Drug policy usually moves like an iceberg: slowly. And while and it can be hard to turn, sometimes it changes course in an unexpected direction. In the case of cannabis or marijuana, it may be picking up speed, but there are rough waters ahead.
Cannabis has been around longer than the written word, 4000 BC or earlier, and has been used for medicinal purposes since at least 2737 BC. It entered the Western pharmacopoeia in the 19th century, then began to be demonised in the 20th century, including in laughable exploitation films such as 1936’s Marihuana: Weed with Roots in Hell (1936) and Reefer Madness (1938).
Canada banned cannabis as part of the Opium and Drug Act of 1923. Great Britain joined the ban in 1928 – as did most of Europe – then reinforced it by passing the Misuse of Drugs Act 1971, which ratified the UN’s Convention on Psychotropic Substances.
With 1937’s Marihuana Tax Act, the US followed suit, in effect banning cannabis with an excessive tax. Next, the US removed its remaining patina of medicinal legitimacy in 1942, then reaffirmed its outlaw status with the 1952 Boggs Act, the 1956 Narcotics Control Act, the 1961 United Nations Single Convention on Narcotic Drugs, the 1970 Controlled Substances Act and adoption of the UN’s CPS. US states paid at least $1.2bn to enforce marijuana possession laws in 2010, and possibly five times as much.
All that for a drug that boasts zero overdose deaths and little-demonstrated harm. (Cognitive development in young minds might be affected.) Most scientists say marijuana also has little risk of addiction, and even those who deny this admit it does not have withdrawal pains like with opioids (one of the signs of hydrocodone addiction). Other research – limited because it is still illegal – suggests that medical cannabis could replace opioids for chronic pain relief and other ills.
Unfortunately, there seem to be a large number of politicians throughout the world, maybe even some who smoked marijuana in their youths, who bought the various overblown anti-drug slogans of the 1970s and ’80s – “Why Do You Think They Call It Dope?”; “Just Say No”; “This Is Your Brain On Drugs” – and the claim that marijuana is a gateway drug that leads to other, even more, dangerous drugs.
This has led to a divide in the US where although medical marijuana remains illegal under federal law, more than half the states have passed voter referendums and laws legalising it. (Eight states also have legalised it for recreational purposes.) Though many politicians, state and federal, still oppose medical marijuana, so far the executive branch has declined to prosecute. (The current administration might change that.)
Cannabis in Latin America
Elsewhere in the hemisphere, medical marijuana has been decriminalised in Jamaica and legalised, sometimes by executive order, in Chile, Colombia, Mexico and Puerto Rico. On July 19 Uruguay went even further, becoming the first nation to actively legalise marijuana for more than just medical purposes, as well as regulating its production, distribution and sale to adults.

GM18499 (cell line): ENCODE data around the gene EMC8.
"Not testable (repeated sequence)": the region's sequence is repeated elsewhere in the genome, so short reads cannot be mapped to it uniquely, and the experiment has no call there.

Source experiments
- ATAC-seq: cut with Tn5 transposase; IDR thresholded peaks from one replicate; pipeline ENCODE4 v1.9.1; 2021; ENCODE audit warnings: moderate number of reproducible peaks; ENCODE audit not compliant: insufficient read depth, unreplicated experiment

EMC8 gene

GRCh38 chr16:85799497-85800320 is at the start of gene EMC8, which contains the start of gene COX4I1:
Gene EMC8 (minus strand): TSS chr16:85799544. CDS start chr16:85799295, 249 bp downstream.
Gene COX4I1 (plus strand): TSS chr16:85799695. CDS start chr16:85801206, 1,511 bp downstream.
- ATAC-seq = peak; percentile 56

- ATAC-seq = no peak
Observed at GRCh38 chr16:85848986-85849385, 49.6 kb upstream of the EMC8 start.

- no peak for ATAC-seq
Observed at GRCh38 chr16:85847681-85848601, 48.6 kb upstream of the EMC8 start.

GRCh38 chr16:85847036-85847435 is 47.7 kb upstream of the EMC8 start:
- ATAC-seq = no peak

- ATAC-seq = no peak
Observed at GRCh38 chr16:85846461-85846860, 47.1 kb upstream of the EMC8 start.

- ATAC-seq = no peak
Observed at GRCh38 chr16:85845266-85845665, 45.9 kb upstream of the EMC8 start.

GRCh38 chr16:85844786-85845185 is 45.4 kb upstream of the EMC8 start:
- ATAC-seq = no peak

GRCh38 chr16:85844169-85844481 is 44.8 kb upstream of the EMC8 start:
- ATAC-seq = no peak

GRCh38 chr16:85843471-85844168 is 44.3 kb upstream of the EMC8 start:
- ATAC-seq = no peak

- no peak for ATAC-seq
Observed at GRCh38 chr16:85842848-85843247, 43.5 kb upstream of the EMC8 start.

In Canada, Prime Minister Justin Trudeau plans nationwide legalisation, recreational, too, by July 2018. Australia has relatively liberal and lenient cannabis laws, with medical marijuana legal, and recreational use treated with harm minimalisation, not long prison sentences.
Cannabis in Europe
In Europe, although medical use is often tolerated, the push for medical cannabis legalisation has been more muted even amongst young people. In 2011 and 2014 the European Commission’s Flash Eurobarometer on Young People and Drugs found slightly more than half supported bans rather than regulation of cannabis. Still, there has been movement.
The European Monitoring Centre for Drugs and Drug Addiction says while many EU countries allow medical use of cannabis products, but never the smoking of cannabis. In the US, some politicians try to restrict cannabis use by not allowing popular delivery systems like smoking and edible products.
Germany legalised medical marijuana for some problems in March, as did Greece in June (though it has yet to go into effect). Czech Republic, Finland, Netherlands, Portugal and Spain are other European Union nations with some form of legal medical marijuana. Others have decriminalised small amounts for personal use. France’s Emmanuel Macron favours this approach. MedicalMarijuana.co.uk has a slideshow explaining 22 European countries’ cannabis laws and practices, but it is unclear if it is up-to-date.
Costs and Benefits
Aside from its possible health benefits and popularity amongst the voting public, as the world’s most consumed drug, marijuana also could be an economic boon once the profits go to legal businesses instead of black marketeers, and governments can collect tax revenue. In 2016, the state of Colorado generated more than $1bn in legal marijuana sales and received more than $150m in taxes.
According to a 2016 report from the Adam Smith Institute, legalising cannabis in UK could save more than £50m currently used to incarcerate offenders – under current UK law, simple possession can result in a 5-year imprisonment; selling or cultivating could mean 14 years – and create a £7.5bn dollar market generating revenue of between £750m and £1.05bn, plus any revenue from direct sales (expected to be much more).
Costs do not seem to matter when it comes to cannabis. The fiscally conservative are often socially conservative, too, and the perceived immorality and harm caused by marijuana outweigh the funds needed to keep it illegal and less available. The trend is toward legalisation, but don’t expect it to spread everywhere soon.